After the exit of his mistress, Puck stepped forward to deliver his epilogue, and the subdued, pensive tone was held to the end. As he spoke, the actress who had played the First Fairy entered as a human charlady in Elizabeth's household, the theatre, and began once again to scrub the floor. Her dream, too, was over. In 1976, when there was no curtain call, she remained onstage throughout the applause and the departure of the audience, the illusion blending back into everyday reality: 'the cleaning staff were at work. The play was over.'47

* * *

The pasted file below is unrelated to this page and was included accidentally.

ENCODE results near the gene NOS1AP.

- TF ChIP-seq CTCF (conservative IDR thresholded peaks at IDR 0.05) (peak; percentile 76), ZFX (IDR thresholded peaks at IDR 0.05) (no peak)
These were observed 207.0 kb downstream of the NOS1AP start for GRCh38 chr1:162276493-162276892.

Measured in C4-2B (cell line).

The production was an unusual one for Phillips, whose method is most often exploratory, in that the imposition of a directorial concept was so prominent, and it must be said that the experiment was not entirely successful. There were many moments, particularly in the scenes involving the mechanicals, when the action simply didn't make sense as a product of Elizabeth's imagination. There were other places where the concept was confusing, or irrelevant. Ronald Bryden, as we have seen, felt that the production worked in its second year in spite of the setting, and Ralph Berry felt that the idea, 'admissable as a director's conceit,' was 'nonsense' as an interpretation of the play. In 1977, he wrote, 'the concept is Maggie Smith.'48 Several reviewers, indeed, felt that '[Maggie Smith's] personality broods over the play' in 1977, for some 'conveying a sense of wonder and mystery,' for others throwing the production out of balance: 'the play is not about her.'49 But there is little doubt that, though there were jarring moments, the conceit provided an extraordinary unity among the worlds of court and forest, and that the analogies with Elizabeth's court helped to bring out often neglected aspects of the play. Even reviewers such as Bryden and Berry who dismissed the concept as irrelevant or nonsensical found much to admire in the production. Most agreed that Phillips succeeded in exploring more than one dimension of the play, and that he did so in a characteristically fresh, visually striking, and brilliantly theatrical way. For those still bothered by 'directors who stick extra bits on to a perfectly shaped play,'50 another reflection of contemporary reality leapt out of the play on its last line: